April 3, 2012
“The Benediction Project”
12. Preaching and Preachers, D. Martyn Lloyd-Jones (Zondervan, 1971), pp. 325.
Most people enjoy a public speaker who has something substantial to say and says it with clarity, creativity, and enthusiasm. Even if we are walking by a political rally and don’t care to hear about the cause being promoted, we may stop and listen a while just because of the speaker’s intriguing ideas and dynamic style of communicating. One famous preacher said, “When you preach, be on fire; at least people will come to see you burn.”
In Preachers and Preaching Martyn Lloyd-Jones focuses on the preparation and delivery of sermons. Everything in this book builds on the conviction that during the preparing and preaching of the message there must be the presence and power of the Holy Spirit at work. This should be true of every sermon preached from every pulpit every time.
The most powerful way this book has influenced my life and ministry (teaching as well as preaching) has been through this persistent and consistent emphasis on the Spirit. Lloyd-Jones is both convinced and convincing concerning his thesis because it is based solidly on scripture and experience.
This is not a formal textbook on homiletics—the art and science of preaching. It is, rather, almost completely a transcript of a series of lectures the author presented at Westminster Theological Seminary in Philadelphia during six weeks in the spring of 1969. He was speaking, as he says, in a “conversational and intimate style” about “the various detailed problems and questions that [ministerial students] have often put to me privately, and which have also often been discussed in ministers meetings.”
Even though Lloyd-Jones writes, “I can say quite honestly that I would not cross the road to listen to myself preaching,” many thousands of people did just that, and most of them traveled much farther than across the road. During his most active ministerial years the author—a former heart doctor—was the pastor of two churches: eleven and a half years in South Wales and thirty years (1938-1968) at Westminster Chapel, London.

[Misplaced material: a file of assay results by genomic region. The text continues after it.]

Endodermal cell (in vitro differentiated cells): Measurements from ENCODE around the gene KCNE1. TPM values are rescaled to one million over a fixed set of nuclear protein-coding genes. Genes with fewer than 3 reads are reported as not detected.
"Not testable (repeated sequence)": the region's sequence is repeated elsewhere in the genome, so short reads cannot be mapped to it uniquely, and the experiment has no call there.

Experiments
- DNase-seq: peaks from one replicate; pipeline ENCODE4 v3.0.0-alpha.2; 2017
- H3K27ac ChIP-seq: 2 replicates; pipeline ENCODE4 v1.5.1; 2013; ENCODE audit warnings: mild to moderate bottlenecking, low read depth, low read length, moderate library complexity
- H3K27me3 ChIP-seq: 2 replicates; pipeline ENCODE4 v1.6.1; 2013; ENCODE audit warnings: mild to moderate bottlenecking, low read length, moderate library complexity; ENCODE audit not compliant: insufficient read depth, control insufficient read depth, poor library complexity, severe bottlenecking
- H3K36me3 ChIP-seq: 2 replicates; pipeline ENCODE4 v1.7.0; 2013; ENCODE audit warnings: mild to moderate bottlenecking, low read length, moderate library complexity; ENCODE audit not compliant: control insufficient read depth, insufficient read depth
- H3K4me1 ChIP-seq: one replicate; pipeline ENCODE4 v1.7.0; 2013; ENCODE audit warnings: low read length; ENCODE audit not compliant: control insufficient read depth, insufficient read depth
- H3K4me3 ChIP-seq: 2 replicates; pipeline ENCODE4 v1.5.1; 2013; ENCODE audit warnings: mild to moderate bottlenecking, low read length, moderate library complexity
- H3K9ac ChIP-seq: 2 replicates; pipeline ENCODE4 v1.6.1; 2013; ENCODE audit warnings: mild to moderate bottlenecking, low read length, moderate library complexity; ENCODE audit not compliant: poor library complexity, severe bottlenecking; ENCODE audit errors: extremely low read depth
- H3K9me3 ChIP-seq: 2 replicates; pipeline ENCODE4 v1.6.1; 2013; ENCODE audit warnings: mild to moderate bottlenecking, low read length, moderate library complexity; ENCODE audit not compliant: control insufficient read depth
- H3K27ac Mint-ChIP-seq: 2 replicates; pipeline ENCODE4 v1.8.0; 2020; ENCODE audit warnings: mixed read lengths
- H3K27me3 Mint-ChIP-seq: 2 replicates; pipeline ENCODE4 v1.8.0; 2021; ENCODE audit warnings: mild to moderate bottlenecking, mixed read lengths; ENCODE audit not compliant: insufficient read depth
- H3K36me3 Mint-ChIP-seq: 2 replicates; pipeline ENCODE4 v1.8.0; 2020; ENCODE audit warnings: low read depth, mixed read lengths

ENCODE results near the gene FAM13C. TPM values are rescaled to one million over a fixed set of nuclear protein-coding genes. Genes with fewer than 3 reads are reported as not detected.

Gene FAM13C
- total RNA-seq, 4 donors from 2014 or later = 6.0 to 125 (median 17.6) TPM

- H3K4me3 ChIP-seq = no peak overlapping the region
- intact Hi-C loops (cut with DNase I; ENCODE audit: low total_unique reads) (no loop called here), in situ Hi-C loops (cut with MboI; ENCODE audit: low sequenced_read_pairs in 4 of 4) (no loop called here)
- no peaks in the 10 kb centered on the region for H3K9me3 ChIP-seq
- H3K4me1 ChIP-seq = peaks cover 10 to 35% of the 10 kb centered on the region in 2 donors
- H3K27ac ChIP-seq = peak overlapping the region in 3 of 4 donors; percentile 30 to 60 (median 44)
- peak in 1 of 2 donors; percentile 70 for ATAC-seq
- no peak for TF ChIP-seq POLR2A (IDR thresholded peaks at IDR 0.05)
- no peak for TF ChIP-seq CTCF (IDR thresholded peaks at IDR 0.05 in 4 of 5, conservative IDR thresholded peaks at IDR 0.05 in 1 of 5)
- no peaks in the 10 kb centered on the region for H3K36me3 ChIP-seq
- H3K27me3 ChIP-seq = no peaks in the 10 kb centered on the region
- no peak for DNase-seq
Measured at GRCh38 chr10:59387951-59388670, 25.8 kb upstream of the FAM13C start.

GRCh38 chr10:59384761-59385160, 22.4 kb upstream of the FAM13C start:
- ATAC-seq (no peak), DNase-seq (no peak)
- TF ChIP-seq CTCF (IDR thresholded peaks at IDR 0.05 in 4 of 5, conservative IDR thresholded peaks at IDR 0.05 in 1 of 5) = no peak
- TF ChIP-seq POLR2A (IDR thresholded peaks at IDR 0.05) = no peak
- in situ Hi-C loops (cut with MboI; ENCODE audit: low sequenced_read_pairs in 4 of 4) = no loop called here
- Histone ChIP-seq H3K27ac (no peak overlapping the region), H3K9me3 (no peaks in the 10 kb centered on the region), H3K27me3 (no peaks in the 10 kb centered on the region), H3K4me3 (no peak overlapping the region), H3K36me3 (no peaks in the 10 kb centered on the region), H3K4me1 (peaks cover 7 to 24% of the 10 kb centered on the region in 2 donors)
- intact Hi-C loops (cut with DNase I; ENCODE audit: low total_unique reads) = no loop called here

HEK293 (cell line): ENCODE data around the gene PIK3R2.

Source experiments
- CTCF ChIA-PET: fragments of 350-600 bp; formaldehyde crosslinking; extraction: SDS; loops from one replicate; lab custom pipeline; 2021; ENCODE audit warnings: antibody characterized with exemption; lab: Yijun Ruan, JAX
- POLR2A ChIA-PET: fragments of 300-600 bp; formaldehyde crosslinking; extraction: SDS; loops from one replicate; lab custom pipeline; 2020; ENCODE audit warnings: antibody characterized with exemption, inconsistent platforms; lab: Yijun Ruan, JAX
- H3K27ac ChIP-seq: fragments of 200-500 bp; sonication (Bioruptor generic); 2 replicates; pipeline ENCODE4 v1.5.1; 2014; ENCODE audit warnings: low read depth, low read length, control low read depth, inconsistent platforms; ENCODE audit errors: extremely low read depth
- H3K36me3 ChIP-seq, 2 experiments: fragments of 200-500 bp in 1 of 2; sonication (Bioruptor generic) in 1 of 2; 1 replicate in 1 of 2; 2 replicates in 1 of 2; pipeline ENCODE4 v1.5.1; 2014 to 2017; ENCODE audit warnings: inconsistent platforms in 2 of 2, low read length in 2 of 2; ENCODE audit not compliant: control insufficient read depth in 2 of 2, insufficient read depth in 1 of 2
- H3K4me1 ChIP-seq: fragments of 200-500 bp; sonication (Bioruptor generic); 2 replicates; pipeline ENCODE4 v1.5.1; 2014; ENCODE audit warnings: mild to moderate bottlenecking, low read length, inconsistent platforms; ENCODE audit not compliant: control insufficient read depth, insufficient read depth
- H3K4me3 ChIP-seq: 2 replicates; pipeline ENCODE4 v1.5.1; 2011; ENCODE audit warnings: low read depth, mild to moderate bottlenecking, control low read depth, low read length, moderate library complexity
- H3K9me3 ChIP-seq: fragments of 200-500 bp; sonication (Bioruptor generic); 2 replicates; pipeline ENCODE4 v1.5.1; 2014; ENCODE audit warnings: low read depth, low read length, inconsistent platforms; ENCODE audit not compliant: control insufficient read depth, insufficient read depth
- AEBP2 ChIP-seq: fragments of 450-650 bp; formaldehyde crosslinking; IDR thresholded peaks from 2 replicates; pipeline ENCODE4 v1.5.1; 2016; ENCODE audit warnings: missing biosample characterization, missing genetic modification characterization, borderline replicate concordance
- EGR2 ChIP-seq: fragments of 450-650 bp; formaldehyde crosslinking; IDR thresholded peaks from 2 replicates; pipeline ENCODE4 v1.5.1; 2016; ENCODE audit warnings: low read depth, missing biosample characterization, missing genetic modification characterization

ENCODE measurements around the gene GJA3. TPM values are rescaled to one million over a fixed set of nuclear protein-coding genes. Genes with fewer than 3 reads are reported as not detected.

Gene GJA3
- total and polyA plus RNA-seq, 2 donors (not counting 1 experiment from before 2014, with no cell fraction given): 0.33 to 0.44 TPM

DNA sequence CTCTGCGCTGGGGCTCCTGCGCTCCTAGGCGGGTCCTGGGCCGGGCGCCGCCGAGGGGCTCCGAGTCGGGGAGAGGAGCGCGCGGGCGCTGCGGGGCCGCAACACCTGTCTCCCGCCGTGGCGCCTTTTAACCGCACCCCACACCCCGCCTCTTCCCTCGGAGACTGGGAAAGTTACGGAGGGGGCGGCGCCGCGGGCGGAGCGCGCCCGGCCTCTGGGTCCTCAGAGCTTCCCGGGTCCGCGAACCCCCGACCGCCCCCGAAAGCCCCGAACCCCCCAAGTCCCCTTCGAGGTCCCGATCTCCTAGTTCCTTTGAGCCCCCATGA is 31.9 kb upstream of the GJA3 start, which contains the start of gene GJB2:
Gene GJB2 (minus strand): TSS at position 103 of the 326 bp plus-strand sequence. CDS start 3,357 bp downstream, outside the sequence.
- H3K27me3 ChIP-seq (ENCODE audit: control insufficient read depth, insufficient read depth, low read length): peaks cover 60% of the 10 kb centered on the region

He was the most outstanding preacher of his day, and was especially known for his expository preaching—working from one specific text of the Bible and allowing the Spirit to “expose” the truth in it by a sustained and rigorous examination of the content and its implications. He also taught expositorily. I remember reading that he taught a weekly Bible study attended by 1200 people—on Friday nights in London! He spent years just teaching through the book of Romans in these sessions.
I wish I had discovered this remarkable book much earlier in my life, instead of serving for 17 years of ordained ministry before reading it. When I obtained the book, however, in 1984, I devoured it. While my years serving as a senior pastor were then behind me, I continued doing guest preaching and interim pastoral ministry until my poor health necessitated the end of my preaching. In the later part of my preaching career, after I read and thought deeply about this God-inspired book, I experienced a distinctly heightened awareness of spiritual power and authority in my preparation and preaching. This was no small thing to me. Actually, it was glorious!
After I had preached several sermons led by this growing and gripping power of the Spirit, a man came to me with great seriousness in his face and voice, and said that my past few sermons had been definitely more powerful and convicting (my paraphrase) than my previous sermons. He had sat under my weekly preaching for years before this, so while I rejoiced in his comment I also regretted that I did not fully grasp the liberating and quickening ministry of the Spirit previously.
In the last chapter—the most stirring—Lloyd-Jones quotes Paul’s words to the Corinthian church: “The kingdom of God is not in word, but in power.” He then adds: “There is no text, perhaps, of which we need to be reminded so much at the present time as just that.” He also revels in the truth of First Thessalonians: “For our gospel came not to you in word only, but also in power and in the Holy Spirit and in much assurance.”
Lloyd-Jones concludes the book with a strong plea. “What then are we to do about this? There is only one obvious conclusion. Seek Him! Seek Him! ... But go beyond seeking him; expect him. Do you expect anything to happen when you get up to preach in a pulpit? … Seek this power, expect this power, yearn for this power; and when the power comes, yield to Him. Do not resist. Forget all about your sermon if necessary. Let Him loose you. Let Him manifest His power in you and through you. … Nothing but a return of this power of the Spirit on our preaching is going to avail us anything. … It is the greatest need of all today.”